Bryan Cranston recalled his experience with coronavirus with Jimmy Fallon on The Tonight Show Monday. He told Fallon he and his wife contracted the virus in March, around the same time Tom and Rita Wilson revealed they had tested positive, but kept his diagnosis quiet because “there was no need for another celebrity to say, ‘hey, I got it too.'”
He said all-in-all he and his wife were “very lucky” and were not ill for an extended period of time. “My wife and I had about a week of extreme exhaustion and some body aches, a little dry cough, and then it was gone.” He added that neither “had a fever to speak of.” He said he decided to come forward after he realized he was no longer infected and had the antibodies and was encouraged to give plasma. “Because it was so new I took my iphone and was recording the whole thing.” The phlebotomist then asked him if he would mind sharing the video because they had had a drop-off in donors, and that is when Cranston said he decided to come forward and could say “Hey, I had it I’m fine and if maybe you had it and you’re fine too maybe you’ll consider donating the plasma because it really does help them.”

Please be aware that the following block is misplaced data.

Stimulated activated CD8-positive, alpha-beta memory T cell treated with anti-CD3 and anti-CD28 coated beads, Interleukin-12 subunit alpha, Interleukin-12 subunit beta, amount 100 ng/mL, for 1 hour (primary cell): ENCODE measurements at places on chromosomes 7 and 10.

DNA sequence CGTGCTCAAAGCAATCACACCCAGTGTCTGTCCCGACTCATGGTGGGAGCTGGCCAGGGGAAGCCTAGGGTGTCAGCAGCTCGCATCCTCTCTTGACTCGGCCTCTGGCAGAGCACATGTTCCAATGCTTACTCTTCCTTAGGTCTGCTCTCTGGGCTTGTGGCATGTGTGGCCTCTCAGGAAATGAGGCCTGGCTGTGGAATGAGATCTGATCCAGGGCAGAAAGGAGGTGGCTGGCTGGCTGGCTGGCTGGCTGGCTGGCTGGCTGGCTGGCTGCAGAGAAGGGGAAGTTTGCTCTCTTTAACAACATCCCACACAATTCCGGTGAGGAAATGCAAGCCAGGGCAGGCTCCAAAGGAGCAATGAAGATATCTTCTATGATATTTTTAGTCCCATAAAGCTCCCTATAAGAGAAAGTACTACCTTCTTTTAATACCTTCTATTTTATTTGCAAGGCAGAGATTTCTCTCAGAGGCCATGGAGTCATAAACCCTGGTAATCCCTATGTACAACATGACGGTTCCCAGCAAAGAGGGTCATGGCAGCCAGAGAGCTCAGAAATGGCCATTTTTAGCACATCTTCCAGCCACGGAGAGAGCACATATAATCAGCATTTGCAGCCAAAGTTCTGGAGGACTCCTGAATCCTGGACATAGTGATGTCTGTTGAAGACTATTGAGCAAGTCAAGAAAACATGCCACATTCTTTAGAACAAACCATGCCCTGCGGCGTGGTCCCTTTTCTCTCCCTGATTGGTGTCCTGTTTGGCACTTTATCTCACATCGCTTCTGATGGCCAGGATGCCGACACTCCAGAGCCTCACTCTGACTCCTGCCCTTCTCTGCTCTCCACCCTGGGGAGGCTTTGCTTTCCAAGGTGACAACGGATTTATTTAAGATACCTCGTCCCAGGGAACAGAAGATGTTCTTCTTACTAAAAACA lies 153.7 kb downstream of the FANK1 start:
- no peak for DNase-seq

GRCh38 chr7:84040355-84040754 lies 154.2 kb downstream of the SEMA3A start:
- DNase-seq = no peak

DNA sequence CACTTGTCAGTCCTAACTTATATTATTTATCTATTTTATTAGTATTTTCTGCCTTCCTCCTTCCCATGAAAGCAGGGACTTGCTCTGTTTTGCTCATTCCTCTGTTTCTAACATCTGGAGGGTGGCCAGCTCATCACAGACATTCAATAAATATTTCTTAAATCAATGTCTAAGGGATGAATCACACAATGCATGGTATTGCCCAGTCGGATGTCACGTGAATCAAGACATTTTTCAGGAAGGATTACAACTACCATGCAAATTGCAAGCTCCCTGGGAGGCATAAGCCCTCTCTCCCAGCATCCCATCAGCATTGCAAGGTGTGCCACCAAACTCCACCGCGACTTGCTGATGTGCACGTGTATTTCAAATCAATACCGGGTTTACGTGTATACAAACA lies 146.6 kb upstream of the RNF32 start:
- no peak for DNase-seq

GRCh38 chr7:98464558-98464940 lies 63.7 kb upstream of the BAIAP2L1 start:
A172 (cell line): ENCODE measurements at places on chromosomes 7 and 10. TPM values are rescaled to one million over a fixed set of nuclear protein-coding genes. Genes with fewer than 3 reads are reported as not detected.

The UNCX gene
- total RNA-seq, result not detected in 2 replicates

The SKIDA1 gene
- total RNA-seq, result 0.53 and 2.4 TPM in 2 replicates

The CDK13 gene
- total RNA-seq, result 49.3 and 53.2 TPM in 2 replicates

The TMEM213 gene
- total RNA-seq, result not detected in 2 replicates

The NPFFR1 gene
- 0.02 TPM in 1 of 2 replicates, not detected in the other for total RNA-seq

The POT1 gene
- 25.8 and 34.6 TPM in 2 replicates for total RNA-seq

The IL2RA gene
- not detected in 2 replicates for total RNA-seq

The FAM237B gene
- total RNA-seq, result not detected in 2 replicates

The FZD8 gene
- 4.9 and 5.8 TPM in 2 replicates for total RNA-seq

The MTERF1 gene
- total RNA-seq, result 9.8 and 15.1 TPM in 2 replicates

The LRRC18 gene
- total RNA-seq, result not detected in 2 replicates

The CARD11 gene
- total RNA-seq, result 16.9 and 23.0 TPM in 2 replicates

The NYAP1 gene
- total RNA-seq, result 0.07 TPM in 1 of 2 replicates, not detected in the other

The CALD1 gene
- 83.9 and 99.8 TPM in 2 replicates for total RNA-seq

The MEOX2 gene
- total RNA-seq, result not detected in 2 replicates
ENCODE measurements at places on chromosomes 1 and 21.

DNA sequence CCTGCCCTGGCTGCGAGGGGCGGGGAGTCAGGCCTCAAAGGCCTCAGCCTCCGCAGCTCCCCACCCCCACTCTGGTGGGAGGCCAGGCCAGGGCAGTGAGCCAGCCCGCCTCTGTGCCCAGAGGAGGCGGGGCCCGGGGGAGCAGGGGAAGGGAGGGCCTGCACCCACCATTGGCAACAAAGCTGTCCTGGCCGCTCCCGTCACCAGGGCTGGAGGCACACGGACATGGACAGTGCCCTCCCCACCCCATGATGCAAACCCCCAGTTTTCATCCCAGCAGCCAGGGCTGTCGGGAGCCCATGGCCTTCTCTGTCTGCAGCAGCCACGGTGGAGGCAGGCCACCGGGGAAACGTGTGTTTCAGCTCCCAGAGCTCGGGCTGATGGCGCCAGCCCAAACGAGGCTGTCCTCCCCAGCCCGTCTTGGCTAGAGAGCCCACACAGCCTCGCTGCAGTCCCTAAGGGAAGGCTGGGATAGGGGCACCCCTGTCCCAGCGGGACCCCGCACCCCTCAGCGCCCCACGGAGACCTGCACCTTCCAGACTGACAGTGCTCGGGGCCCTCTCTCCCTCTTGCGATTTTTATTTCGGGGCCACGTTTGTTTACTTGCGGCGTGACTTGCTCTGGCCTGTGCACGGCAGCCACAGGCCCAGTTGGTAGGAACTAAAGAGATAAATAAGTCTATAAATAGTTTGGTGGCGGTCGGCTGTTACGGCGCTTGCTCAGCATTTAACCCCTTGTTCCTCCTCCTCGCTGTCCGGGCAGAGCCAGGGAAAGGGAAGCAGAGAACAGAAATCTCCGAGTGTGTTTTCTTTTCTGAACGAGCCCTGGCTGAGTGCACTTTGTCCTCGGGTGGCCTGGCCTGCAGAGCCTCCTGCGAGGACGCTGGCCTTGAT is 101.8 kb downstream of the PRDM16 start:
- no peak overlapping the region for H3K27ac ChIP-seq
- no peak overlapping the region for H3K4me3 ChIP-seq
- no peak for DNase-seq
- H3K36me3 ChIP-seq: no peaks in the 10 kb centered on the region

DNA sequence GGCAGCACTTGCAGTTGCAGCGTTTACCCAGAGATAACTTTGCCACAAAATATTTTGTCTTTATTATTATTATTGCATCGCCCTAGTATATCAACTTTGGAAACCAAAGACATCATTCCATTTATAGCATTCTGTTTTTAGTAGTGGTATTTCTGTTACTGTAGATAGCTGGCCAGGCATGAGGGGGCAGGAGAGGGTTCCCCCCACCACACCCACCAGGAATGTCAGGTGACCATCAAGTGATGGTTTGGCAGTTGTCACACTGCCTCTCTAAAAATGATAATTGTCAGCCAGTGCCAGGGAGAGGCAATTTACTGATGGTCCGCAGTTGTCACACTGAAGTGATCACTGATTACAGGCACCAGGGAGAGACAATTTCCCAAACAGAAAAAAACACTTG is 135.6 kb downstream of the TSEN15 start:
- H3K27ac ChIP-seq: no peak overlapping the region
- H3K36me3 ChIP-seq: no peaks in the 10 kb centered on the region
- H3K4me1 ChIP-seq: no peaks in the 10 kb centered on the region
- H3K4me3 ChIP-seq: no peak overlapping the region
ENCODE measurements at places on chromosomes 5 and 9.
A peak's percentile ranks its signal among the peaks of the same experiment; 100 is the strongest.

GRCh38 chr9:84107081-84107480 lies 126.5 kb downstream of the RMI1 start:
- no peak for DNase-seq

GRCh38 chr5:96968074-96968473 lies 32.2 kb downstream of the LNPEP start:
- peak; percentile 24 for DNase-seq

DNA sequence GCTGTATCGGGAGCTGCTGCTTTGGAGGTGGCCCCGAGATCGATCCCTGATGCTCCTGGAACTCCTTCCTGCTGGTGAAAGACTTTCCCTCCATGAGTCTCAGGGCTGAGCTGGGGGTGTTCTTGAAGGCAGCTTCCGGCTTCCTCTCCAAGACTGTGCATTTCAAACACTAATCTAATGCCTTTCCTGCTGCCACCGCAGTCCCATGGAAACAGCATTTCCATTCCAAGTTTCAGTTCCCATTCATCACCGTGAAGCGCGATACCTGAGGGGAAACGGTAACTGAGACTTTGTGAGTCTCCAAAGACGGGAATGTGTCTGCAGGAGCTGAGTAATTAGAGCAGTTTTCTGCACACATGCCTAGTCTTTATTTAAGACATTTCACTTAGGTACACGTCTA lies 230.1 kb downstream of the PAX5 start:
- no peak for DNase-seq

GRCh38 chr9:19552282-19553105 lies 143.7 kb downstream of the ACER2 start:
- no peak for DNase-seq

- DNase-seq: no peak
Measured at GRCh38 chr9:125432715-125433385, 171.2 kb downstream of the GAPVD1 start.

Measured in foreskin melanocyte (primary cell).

Cranston also talked about the secret lengths he went through in order to film his scene in the Breaking Bad movie El Camino. He said the undercover operation began with a private jet to Albuquerque.
“Two steps down off onto the tarmac in Albuquerque and I’m in a dark car driven by Denis Milligan, our driver captain, and he zips me out to an Airbnb,” said Cranston. “When we got to the base camp, instead of having Walt and Jessie, or Bryan and Aaron on the dressing rooms, it said Bert and Ernie. And I had to wear a cloak like I was in The Mandalorian, I had this cloak like Obi-Wan Kenobi and they couldn’t see me. It was very secretive. At the Owl Restaurant in Albuquerque where we were shooting, they put signs out that said, ‘Shooting mayonnaise commercial.’ Just everything and anything to divert the attention.”
Cranston also weighed in on the Breaking Bad/Malcolm In the Middle fan theory that Walter White did not die in the finale and actually became Cranston’s character in Malcolm in the Middle (hence Breaking Bad was a prequel to Malcolm in the Middle). After initially hedging, Cranston quashed the theory. “Walter White is definitely dead. He’s dead, he’s dead, he’s dead!,” he declared.
You can watch Cranston’s entire interview with Fallon above.